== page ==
Seo Directory

These are all very useful tips, thanks for them. And especially #5 – that one costed me an hour of work quite a few times already :)


I disagree with those who say don’t take on what you are not already competent in. I started saying I could do things and having to learn them on the spot. It was a great way to learn. As long as you follow the 1st rule you will be fine, and in the end your experience will be more well-rounded than everyone else’s.


Thanks for the tips! Being a web worker, it’s very difficult to stay on task sometimes. I’m constantly alternating tasks in order to keep focus and stay away from the useless internet functions which are distracting wastes of time. I often check my mail or do a few tasks and then jump to one of my “dummies” books to continue learning a new task or keeping up on my field.

NoteScribe: Premier Note Software


Similar to Chris, my #1 rule for web development is to NEVER take on (or even consider) a job/task that you’re not already 100% competent at being able to deliver. Whatever rationales you use to justify taking on such work, it will be nothing but headaches down the road–I promise!

Especially if it’s something you have little to no experience with, there’s no way you can begin to estimate the ACTUAL time it will take to figure out, troubleshoot, tweak, redo, etc. every little part of that job. Just don’t do it!

Todd Andrews

The estimation rule is extremely useful. I have never been satisfied with my own quotes later in the process. Always overcharge and you’ll still end up not charging enough.


A wise man once said:
“Never say no; just tell them what the price is.”


Margi, I’ve found that like so many things, they go well with ketchup.

Dwayne Phillips


It is common for me to have lots of things that I COULD BE working. I sometimes find myself working a little bit on all these things.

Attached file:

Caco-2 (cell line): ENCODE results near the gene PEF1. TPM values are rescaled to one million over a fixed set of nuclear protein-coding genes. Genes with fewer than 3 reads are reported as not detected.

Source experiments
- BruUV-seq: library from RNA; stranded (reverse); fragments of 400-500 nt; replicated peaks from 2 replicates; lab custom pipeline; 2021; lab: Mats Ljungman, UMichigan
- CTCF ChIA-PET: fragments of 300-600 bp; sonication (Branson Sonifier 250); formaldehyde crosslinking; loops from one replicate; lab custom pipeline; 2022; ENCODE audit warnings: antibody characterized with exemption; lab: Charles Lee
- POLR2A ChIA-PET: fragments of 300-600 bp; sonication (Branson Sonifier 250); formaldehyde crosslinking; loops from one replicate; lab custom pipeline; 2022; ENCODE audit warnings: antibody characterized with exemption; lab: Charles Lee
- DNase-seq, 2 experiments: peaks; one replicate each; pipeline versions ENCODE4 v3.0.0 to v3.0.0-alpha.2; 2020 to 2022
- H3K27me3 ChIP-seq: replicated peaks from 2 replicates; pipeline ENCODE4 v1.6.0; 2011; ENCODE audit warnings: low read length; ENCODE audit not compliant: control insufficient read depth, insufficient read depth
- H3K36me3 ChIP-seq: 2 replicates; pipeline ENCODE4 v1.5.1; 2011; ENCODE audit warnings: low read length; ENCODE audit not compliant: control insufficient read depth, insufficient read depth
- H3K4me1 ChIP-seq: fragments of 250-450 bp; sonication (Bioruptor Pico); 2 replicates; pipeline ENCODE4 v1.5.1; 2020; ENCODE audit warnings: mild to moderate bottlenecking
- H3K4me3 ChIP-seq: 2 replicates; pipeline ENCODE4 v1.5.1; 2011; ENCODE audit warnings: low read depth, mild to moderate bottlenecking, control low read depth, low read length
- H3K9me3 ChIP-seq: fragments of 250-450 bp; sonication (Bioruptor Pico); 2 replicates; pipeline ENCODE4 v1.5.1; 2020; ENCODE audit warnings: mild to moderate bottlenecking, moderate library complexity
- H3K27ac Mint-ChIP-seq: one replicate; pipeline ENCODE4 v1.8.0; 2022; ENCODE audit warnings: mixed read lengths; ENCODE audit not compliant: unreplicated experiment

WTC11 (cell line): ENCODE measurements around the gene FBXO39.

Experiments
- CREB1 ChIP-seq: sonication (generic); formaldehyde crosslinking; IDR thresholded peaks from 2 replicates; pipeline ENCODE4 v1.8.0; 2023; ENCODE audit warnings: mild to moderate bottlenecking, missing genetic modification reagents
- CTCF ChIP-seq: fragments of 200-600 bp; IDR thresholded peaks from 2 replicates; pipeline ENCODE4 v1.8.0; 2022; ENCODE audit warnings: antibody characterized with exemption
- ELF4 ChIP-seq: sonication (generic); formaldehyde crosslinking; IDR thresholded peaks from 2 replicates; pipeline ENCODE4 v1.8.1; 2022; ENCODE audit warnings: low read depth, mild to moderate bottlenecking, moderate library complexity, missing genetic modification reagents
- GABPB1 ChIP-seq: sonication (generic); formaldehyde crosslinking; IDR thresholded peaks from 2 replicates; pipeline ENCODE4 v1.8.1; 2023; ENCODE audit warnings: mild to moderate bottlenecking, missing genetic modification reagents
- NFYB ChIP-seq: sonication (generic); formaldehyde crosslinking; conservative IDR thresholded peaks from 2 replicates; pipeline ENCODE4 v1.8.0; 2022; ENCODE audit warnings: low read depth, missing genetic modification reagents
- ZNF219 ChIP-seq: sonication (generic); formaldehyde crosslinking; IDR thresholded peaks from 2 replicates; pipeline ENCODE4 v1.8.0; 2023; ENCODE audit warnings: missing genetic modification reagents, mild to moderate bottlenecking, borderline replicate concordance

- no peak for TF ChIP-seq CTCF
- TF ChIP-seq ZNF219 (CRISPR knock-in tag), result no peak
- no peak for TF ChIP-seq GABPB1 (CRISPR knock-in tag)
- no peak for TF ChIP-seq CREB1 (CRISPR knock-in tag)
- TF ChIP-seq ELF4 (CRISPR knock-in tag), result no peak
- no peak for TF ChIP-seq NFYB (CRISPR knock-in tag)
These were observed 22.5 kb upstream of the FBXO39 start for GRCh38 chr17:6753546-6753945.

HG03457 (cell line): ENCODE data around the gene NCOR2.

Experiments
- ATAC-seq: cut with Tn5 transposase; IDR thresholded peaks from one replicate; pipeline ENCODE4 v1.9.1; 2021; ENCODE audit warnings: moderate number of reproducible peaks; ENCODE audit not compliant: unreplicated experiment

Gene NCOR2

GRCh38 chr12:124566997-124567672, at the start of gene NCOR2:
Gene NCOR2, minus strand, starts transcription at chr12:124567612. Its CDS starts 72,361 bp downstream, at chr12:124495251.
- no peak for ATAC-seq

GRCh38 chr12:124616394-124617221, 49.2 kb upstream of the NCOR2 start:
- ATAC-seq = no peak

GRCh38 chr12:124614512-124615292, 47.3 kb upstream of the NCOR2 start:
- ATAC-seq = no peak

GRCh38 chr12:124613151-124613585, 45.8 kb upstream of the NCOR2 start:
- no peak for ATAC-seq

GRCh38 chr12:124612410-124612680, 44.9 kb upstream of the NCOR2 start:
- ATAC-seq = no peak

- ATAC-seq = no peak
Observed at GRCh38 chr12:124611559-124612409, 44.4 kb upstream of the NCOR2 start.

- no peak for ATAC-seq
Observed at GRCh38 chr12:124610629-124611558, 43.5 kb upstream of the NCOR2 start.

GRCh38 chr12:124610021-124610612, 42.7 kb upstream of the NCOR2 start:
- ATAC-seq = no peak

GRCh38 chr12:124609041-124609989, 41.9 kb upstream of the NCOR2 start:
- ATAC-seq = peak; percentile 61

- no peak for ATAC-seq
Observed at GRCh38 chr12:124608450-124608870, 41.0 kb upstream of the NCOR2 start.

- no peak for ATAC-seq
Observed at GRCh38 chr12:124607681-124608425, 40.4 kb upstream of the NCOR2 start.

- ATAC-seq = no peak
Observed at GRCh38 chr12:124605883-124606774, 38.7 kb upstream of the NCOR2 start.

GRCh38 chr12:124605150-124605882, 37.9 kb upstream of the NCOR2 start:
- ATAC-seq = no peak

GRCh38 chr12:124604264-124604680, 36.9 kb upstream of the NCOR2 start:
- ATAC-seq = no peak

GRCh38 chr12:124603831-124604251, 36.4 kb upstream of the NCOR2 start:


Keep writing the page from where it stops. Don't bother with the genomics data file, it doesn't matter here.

Finish something every (day, week, month – whatever works for you), but finish something.


About interruptions: being a manager or executive it can be very disturbing if your employees feel the urge to constantly share every little detail of their work with you. With this I mean that it’s not necessary to give your superior a report every time you receive or send an email… :)

Marcin Grodzicki

About interruptions. I’d say it’s not productive to do too much in one go, as your creativity and stamina rapidly decreases over time (actually you’re most productive for the first 15 minutes). So plan scheduled interruptions or just drop what you’re doing when you first feel that you’re not doing any progress. And switch to something completely different, like a peek outside window or a short walk. Also check out Time Budgeting.


“How hard can it be?” are the five most dangerous words in my lexicon.

They’re tasty, too. I’ve eaten them many, many times.


Don’t promise you can do something you have never done before. – If asked to attempt something new, consider very carefully how long it may take to finish. Sometimes the task that looks ‘easy’ at first glance can turn out to be a project killer.

Comments are closed.